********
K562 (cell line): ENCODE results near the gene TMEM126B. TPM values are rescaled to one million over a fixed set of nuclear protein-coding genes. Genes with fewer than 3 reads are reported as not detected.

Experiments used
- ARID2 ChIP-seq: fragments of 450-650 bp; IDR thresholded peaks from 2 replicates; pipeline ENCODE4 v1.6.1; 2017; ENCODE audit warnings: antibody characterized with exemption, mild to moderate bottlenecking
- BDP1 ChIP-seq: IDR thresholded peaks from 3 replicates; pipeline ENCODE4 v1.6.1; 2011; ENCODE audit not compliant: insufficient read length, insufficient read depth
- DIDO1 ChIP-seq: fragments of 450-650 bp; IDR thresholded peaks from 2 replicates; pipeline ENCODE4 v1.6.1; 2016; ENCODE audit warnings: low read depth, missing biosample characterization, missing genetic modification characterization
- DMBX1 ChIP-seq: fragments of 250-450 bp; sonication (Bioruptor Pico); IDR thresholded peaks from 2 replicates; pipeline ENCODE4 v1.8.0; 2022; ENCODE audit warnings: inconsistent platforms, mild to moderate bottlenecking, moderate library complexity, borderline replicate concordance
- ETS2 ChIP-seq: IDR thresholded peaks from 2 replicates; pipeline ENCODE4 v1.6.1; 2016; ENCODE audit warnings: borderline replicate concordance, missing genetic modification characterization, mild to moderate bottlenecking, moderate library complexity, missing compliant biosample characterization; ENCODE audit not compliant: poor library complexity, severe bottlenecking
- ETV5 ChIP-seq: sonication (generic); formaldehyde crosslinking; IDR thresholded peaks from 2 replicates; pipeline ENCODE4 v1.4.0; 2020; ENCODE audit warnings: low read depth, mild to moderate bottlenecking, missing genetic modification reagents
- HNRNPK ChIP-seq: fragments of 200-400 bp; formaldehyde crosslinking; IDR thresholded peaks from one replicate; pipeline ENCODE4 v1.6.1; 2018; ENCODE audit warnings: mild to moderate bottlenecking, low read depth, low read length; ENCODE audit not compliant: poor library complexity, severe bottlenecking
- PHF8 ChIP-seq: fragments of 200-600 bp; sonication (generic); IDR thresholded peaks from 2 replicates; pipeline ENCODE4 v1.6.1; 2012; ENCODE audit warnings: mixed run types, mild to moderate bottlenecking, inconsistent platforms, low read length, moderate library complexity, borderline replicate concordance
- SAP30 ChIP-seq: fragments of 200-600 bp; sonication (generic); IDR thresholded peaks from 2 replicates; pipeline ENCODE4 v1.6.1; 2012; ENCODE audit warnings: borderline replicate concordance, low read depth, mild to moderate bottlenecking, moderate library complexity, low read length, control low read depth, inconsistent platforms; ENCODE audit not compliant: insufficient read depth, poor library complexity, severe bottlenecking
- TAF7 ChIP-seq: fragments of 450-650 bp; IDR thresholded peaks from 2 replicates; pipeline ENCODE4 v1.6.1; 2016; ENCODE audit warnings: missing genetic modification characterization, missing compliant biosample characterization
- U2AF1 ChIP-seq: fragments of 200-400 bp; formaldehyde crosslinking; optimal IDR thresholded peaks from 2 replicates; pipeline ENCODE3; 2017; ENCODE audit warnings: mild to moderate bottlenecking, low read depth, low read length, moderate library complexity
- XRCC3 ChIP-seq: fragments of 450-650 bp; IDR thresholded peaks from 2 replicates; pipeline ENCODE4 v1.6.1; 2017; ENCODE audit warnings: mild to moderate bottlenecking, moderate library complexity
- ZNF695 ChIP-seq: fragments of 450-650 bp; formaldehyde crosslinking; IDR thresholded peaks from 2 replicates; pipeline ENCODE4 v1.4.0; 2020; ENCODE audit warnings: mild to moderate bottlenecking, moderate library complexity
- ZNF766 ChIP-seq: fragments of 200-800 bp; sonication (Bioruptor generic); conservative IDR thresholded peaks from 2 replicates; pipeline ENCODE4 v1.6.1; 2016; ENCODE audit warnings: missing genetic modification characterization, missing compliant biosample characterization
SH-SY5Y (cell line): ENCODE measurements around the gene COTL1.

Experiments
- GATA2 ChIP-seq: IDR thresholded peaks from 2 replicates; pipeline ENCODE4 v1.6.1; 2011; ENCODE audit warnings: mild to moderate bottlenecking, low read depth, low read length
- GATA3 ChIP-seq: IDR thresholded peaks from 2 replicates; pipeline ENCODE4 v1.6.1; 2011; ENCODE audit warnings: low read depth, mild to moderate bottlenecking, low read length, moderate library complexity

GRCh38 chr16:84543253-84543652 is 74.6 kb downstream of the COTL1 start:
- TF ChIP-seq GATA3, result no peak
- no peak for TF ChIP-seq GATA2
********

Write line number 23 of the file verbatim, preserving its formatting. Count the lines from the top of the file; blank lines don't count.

- no peak for TF ChIP-seq GATA2